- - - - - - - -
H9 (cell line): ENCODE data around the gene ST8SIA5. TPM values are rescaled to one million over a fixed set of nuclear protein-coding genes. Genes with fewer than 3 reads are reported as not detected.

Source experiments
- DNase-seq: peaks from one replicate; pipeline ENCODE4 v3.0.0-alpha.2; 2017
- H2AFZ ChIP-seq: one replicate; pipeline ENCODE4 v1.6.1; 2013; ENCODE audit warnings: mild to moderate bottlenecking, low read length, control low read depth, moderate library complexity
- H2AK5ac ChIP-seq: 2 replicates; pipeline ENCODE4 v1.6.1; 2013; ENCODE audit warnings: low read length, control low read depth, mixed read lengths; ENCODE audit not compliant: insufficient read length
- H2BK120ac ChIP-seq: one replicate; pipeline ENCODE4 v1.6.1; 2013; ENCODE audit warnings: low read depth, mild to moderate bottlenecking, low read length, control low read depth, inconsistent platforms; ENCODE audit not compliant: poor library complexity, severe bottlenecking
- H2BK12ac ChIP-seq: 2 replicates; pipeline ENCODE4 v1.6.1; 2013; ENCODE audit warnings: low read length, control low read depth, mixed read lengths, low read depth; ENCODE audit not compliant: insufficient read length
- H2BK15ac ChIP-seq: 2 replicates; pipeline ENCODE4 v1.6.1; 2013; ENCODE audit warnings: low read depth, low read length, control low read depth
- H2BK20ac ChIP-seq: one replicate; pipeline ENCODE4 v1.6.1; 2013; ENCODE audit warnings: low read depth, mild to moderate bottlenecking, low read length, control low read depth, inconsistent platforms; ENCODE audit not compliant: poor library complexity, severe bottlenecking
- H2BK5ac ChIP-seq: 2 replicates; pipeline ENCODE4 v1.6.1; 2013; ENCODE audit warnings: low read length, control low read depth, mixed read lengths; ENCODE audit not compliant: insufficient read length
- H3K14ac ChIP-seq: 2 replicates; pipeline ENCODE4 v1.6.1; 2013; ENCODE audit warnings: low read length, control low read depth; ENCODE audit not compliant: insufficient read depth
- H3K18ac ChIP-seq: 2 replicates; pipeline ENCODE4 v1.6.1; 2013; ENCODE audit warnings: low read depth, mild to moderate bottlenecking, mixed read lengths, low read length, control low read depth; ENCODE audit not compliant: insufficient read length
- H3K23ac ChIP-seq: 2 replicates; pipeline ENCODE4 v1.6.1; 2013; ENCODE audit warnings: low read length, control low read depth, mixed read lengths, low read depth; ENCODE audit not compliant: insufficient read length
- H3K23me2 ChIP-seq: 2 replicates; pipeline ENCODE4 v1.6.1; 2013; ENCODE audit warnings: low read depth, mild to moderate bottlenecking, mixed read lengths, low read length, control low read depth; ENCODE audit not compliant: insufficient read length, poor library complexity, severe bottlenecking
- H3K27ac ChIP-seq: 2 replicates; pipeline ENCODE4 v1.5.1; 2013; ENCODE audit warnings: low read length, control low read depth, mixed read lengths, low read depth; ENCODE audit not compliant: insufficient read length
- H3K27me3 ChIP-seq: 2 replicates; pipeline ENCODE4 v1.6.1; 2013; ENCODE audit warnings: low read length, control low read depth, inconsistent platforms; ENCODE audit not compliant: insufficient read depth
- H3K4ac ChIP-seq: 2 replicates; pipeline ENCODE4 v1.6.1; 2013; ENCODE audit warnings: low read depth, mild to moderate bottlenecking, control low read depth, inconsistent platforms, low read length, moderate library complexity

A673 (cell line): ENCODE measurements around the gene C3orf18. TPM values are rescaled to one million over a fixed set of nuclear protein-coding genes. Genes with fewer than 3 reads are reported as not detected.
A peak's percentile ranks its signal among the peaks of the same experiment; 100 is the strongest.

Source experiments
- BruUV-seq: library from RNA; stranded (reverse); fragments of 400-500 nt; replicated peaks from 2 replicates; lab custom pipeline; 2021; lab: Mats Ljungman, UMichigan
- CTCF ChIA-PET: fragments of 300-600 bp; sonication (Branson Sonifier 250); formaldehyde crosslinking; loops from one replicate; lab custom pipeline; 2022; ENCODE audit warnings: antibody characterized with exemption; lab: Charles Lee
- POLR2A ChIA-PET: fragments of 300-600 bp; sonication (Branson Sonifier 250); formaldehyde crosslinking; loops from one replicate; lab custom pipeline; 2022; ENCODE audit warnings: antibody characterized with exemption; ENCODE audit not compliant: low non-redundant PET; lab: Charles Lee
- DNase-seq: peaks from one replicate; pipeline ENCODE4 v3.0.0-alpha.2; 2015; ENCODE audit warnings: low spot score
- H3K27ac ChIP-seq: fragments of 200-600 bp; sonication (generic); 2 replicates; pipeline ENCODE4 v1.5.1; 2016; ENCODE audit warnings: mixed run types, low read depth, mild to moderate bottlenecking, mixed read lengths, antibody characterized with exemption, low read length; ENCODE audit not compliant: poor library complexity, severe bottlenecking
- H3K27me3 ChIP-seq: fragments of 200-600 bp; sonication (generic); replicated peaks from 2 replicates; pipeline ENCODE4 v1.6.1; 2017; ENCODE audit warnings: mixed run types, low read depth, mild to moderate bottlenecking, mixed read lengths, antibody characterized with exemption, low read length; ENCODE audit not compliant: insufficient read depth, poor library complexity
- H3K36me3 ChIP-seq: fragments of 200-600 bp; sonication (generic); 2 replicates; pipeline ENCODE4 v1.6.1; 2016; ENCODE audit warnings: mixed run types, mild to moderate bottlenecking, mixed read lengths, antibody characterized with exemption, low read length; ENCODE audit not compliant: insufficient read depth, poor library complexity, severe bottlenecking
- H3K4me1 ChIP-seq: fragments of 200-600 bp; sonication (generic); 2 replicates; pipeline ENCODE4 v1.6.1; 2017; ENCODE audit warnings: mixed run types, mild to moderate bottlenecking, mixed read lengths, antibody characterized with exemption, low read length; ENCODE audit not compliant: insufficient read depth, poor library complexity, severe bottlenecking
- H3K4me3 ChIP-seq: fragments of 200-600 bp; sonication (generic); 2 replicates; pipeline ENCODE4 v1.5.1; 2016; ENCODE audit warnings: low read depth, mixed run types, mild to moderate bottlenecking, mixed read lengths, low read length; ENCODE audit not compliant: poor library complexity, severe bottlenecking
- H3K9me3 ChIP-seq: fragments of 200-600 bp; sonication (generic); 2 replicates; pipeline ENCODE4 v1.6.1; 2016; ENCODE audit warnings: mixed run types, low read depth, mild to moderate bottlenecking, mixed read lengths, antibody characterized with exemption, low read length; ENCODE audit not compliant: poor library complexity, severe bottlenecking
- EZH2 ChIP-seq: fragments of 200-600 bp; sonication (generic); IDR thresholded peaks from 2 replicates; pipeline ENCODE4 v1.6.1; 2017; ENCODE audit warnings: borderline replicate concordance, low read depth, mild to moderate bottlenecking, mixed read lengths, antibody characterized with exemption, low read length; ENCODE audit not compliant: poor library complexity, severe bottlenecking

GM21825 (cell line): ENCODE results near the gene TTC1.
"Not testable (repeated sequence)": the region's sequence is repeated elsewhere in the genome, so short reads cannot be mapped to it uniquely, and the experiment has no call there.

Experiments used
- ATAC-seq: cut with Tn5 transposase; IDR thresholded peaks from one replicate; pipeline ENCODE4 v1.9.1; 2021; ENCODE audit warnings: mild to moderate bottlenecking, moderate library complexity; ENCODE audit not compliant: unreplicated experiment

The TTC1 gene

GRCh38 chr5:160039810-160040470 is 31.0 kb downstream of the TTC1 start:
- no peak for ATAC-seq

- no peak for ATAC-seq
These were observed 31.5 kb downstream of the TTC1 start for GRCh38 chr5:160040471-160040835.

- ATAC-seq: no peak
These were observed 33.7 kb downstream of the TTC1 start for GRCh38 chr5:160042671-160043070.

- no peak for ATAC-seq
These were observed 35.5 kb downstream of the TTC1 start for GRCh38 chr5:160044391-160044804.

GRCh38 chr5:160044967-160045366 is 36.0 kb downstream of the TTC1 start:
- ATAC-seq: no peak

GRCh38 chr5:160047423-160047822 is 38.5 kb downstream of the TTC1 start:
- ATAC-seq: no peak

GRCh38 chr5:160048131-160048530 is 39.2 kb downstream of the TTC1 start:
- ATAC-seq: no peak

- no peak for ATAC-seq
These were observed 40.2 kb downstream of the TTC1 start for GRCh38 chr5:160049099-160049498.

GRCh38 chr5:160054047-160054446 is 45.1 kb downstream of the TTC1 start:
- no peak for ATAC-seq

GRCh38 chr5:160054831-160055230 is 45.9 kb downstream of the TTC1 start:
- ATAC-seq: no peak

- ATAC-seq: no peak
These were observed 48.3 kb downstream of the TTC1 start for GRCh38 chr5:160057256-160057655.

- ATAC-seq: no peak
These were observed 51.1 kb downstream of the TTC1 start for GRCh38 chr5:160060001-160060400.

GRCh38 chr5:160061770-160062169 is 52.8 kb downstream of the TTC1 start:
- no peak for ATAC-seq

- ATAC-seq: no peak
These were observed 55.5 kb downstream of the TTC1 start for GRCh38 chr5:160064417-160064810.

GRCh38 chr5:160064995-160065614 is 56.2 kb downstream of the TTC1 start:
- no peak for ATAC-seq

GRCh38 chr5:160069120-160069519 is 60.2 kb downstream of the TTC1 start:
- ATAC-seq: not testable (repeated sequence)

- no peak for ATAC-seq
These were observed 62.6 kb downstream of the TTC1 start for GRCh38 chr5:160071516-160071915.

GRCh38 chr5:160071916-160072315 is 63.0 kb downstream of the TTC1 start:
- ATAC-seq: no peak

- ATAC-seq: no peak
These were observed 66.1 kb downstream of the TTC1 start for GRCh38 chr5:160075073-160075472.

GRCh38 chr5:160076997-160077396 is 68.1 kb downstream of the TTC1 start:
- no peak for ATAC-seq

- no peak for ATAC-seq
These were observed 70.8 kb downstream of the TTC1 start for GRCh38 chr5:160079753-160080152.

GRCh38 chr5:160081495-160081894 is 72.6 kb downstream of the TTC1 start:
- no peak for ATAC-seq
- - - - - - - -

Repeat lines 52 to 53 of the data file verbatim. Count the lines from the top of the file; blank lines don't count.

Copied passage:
These were observed 40.2 kb downstream of the TTC1 start for GRCh38 chr5:160049099-160049498.

GRCh38 chr5:160054047-160054446 is 45.1 kb downstream of the TTC1 start: